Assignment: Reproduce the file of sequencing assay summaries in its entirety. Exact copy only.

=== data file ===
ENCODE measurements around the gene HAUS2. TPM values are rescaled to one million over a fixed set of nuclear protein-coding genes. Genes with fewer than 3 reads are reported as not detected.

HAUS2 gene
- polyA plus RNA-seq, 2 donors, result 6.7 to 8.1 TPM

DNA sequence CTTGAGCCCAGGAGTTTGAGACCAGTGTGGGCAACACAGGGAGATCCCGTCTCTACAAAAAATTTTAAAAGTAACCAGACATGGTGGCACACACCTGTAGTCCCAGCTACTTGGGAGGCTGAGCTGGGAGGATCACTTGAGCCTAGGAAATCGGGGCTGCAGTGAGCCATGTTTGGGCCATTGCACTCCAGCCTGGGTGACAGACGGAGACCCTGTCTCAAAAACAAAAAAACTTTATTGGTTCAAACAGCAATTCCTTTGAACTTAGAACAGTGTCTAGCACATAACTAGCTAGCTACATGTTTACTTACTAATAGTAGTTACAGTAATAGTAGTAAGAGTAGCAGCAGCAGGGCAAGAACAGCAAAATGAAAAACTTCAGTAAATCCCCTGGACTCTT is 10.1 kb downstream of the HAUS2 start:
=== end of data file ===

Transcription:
ENCODE measurements around the gene HAUS2. TPM values are rescaled to one million over a fixed set of nuclear protein-coding genes. Genes with fewer than 3 reads are reported as not detected.

HAUS2 gene
- polyA plus RNA-seq, 2 donors, result 6.7 to 8.1 TPM

DNA sequence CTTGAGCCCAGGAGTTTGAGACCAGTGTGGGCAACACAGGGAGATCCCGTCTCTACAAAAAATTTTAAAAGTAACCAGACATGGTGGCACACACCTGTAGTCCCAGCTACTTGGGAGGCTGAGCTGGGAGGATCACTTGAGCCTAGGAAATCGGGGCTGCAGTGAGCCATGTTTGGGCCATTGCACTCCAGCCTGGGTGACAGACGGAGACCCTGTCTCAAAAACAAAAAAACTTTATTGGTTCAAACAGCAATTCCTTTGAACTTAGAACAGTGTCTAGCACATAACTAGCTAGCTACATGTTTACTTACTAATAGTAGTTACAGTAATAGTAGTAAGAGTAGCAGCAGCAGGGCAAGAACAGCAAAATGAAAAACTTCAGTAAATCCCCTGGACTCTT is 10.1 kb downstream of the HAUS2 start: